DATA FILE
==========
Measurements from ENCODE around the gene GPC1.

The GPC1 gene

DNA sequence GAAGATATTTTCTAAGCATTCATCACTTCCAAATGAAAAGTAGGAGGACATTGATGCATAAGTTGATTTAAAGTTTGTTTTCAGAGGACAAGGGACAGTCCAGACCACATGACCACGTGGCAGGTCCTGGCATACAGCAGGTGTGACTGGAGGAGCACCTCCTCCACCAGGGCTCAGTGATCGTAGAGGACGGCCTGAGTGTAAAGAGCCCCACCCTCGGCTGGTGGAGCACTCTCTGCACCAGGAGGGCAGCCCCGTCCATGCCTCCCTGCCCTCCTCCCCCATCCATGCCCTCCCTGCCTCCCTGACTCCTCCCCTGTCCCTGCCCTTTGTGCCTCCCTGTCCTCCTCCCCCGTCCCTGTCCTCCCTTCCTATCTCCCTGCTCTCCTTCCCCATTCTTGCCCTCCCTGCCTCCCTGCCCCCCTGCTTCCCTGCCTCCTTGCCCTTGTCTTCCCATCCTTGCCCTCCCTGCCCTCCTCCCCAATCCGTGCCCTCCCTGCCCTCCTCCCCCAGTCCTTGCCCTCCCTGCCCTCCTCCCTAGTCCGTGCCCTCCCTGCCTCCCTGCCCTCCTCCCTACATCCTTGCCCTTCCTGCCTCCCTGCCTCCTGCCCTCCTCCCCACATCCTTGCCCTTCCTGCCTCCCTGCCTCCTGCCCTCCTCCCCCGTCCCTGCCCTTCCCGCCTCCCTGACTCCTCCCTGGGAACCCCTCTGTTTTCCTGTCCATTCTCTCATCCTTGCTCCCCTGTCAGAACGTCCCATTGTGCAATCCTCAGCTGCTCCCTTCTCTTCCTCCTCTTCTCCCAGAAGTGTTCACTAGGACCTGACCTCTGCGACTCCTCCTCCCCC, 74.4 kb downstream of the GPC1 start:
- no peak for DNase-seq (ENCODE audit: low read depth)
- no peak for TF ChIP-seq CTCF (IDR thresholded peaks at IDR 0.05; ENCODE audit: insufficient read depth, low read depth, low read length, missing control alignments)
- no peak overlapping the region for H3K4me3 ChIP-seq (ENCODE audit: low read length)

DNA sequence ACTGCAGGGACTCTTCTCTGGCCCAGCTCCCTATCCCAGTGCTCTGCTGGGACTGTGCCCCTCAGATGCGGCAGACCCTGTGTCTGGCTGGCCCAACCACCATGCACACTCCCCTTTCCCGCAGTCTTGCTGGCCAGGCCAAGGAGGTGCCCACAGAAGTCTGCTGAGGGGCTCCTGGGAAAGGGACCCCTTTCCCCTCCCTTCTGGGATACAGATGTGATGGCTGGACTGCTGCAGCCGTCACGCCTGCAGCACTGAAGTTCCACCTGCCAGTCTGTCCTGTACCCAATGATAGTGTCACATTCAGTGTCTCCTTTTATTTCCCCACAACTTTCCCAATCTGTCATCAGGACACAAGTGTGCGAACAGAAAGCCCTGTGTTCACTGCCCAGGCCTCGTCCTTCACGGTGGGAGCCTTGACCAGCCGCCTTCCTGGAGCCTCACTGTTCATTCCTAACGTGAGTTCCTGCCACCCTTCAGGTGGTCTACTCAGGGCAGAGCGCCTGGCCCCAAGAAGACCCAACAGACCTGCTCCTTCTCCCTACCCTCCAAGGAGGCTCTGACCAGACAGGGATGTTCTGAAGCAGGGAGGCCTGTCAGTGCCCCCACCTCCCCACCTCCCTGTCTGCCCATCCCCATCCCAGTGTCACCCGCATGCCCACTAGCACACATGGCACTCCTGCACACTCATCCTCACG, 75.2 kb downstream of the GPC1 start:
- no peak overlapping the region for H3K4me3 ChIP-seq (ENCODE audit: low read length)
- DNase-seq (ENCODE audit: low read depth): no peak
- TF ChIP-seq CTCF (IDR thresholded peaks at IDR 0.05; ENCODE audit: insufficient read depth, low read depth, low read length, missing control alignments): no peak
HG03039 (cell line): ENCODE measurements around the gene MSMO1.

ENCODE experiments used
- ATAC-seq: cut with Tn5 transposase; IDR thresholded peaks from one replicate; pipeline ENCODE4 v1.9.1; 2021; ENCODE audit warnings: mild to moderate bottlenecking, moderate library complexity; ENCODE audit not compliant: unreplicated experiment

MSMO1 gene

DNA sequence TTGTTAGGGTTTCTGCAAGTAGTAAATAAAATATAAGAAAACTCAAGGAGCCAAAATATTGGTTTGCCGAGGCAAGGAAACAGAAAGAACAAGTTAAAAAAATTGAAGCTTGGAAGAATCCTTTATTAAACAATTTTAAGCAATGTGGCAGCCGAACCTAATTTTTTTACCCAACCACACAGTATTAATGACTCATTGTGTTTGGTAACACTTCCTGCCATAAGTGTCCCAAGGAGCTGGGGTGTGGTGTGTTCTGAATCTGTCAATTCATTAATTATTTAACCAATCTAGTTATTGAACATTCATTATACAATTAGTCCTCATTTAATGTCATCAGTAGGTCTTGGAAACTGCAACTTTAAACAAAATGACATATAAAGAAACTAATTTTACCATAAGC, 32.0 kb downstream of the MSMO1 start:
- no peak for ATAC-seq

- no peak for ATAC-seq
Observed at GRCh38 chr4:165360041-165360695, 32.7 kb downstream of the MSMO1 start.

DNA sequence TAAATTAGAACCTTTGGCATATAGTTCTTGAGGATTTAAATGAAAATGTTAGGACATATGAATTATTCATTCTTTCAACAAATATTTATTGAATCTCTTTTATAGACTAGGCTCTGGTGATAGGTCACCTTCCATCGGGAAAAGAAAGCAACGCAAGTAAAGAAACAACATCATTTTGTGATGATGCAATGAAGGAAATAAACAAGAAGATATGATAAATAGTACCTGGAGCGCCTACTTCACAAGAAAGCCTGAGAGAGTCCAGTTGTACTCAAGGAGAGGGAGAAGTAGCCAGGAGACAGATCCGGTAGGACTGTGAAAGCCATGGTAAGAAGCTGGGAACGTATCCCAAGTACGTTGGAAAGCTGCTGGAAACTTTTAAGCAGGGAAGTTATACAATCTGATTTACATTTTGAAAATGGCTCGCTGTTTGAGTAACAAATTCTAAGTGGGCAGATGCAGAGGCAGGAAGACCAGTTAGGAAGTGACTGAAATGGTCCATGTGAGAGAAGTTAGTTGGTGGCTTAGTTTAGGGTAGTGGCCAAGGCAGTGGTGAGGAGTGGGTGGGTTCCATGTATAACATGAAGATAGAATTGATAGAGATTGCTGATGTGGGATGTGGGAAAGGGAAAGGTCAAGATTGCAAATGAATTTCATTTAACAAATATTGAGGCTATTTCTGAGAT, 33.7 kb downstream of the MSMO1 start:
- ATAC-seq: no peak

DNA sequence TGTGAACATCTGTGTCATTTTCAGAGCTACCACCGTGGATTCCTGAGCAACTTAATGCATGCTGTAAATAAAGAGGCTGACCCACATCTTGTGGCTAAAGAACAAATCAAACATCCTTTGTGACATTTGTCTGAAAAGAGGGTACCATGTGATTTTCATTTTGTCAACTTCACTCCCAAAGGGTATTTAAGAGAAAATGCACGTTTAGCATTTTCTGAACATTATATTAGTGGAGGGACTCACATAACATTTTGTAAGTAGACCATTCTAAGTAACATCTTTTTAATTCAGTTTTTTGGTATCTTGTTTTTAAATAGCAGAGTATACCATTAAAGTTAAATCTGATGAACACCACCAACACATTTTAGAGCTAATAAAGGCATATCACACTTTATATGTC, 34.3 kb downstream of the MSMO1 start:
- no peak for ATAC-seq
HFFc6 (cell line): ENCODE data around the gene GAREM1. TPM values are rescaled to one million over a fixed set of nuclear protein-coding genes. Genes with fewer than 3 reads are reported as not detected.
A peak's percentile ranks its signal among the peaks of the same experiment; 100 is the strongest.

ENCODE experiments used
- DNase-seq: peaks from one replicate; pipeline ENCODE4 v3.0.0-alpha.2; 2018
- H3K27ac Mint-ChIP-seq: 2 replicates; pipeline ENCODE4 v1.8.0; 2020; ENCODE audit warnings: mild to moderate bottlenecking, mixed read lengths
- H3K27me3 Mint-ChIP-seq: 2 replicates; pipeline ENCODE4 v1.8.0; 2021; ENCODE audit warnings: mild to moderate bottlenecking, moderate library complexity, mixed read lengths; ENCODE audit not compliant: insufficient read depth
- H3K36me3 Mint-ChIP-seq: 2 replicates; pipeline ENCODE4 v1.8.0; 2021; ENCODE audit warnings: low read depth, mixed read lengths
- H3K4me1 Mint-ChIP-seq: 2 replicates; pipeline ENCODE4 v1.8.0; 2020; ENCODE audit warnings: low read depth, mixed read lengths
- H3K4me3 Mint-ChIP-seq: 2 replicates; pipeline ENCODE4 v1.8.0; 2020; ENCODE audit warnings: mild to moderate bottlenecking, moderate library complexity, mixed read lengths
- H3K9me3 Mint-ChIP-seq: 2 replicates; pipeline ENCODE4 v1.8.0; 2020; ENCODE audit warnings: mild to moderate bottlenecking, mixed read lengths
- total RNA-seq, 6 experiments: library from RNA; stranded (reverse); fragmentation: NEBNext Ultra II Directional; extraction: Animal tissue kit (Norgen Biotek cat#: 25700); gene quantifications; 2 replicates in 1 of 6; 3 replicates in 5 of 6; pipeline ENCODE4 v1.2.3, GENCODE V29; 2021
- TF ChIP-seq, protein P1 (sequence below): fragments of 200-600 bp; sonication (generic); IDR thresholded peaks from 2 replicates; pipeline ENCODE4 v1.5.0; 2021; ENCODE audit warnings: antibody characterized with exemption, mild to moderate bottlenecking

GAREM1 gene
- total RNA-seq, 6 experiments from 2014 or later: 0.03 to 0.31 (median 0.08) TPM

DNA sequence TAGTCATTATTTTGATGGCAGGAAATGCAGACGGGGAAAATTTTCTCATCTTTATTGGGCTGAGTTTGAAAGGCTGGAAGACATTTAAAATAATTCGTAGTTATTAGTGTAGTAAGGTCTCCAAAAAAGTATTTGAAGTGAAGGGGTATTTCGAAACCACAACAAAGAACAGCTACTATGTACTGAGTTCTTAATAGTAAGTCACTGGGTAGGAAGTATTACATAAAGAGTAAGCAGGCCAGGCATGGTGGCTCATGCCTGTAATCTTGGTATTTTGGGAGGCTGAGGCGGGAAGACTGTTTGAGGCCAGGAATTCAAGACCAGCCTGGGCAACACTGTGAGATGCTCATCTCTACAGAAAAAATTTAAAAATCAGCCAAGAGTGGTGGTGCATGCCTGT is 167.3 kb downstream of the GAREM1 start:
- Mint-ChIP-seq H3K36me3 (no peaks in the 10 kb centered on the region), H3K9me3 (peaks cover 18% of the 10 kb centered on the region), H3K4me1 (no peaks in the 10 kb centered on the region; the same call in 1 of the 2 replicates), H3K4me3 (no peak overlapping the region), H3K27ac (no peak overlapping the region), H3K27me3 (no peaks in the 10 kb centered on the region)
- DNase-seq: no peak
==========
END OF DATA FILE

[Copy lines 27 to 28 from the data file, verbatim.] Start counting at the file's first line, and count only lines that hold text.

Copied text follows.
- H3K27ac Mint-ChIP-seq: 2 replicates; pipeline ENCODE4 v1.8.0; 2020; ENCODE audit warnings: mild to moderate bottlenecking, mixed read lengths
- H3K27me3 Mint-ChIP-seq: 2 replicates; pipeline ENCODE4 v1.8.0; 2021; ENCODE audit warnings: mild to moderate bottlenecking, moderate library complexity, mixed read lengths; ENCODE audit not compliant: insufficient read depth